A Texas man is suing three women he alleges helped his now ex-wife obtain medication for an abortion.
Marcus Silva filed a wrongful death lawsuit on March 9 seeking more than $1 million in damages from each of the women, claiming their assistance in procuring the abortion medication is equivalent to aiding murder.
Silva's ex-wife is not named as a defendant in the suit. The complaint notes that she is exempt under Texas law from liability as the person who underwent the abortion, and that Silva "is not pursuing any claims against her."
Silva alleges his then-wife (the pair officially divorced in February, according to the lawsuit) discovered she was pregnant in July of last year -- just one month after the overruling of Roe v. Wade and before a state law making performing an abortion a felony went into effect in Texas.
Silva claims two of the defendants shared information with her from Aid Access, an international group that ships abortion medication by mail, and a third defendant set up the delivery of the medication. The lawsuit includes as exhibits alleged text messages exchanged among the women.
According to the complaint, Silva intends to sue the manufacturer of the medication as well once it is identified.
Silva is represented by Jonathan Mitchell, a lawyer who helped create a Texas bill banning abortion after about six weeks of pregnancy, and Republican State Rep. Briscoe Cain.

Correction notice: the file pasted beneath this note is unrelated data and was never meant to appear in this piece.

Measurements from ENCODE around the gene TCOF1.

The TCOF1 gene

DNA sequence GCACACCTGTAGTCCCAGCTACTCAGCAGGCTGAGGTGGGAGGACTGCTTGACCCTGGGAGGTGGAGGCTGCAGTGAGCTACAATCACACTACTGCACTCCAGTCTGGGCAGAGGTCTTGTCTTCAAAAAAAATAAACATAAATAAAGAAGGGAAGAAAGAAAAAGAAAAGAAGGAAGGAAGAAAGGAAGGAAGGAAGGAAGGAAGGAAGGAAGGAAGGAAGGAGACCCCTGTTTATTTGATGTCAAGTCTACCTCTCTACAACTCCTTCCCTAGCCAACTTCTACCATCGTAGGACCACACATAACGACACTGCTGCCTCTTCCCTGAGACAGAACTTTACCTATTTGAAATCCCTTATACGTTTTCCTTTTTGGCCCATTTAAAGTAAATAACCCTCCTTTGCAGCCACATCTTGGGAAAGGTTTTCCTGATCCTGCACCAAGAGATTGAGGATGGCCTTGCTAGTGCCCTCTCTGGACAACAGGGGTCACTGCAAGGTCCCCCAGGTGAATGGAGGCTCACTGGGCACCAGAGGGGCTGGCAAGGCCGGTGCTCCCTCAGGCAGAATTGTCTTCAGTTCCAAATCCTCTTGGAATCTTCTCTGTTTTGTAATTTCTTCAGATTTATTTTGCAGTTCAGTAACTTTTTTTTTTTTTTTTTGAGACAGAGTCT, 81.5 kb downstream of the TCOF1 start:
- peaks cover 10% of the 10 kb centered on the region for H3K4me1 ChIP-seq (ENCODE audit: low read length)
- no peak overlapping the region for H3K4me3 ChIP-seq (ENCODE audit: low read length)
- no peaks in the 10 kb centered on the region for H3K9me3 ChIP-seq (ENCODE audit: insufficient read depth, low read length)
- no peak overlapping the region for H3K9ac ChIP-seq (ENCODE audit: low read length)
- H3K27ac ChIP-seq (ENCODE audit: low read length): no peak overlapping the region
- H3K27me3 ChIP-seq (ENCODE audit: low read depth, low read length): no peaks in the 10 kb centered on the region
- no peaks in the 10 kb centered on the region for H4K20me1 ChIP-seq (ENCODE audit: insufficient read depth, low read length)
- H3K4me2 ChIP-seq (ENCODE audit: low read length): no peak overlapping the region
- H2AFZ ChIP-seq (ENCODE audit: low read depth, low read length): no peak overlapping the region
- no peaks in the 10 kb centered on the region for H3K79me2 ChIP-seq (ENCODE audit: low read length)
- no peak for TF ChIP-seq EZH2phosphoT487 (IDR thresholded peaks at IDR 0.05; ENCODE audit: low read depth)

After the fall of Roe v. Wade, legal battles over medication abortion in states that restrict the procedure have amplified. Walgreens recently said it will not sell mifepristone, an abortion pill, in 20 states that had threatened legal action if they did.
"We are outraged, but we are not surprised," Wendy Davis, the senior adviser of Planned Parenthood Texas Votes, said in a statement slamming Silva's lawsuit.
Davis called the lawsuit a "direct result of the dangerous policies championed by Governor Greg Abbott and his supporters. It is state-sanctioned harassment and we will not stand for it."
Earlier this week, five women sued the state over its strict abortion laws, stating they were denied the procedure even though their lives were threatened.
Nancy Northup, the president and CEO of the Center for Reproductive Rights, said the lawsuit was filed "to stop the unnecessary pain, suffering, injury and life threatening complications caused by Texas's abortion ban."
"This is the first lawsuit of its kind. It is the first lawsuit in which individual women have sued a state for the harm that they endured because abortion care has been criminalized in the wake of Roe's reversal," Northup said earlier this week at a news conference outside the Texas Capitol.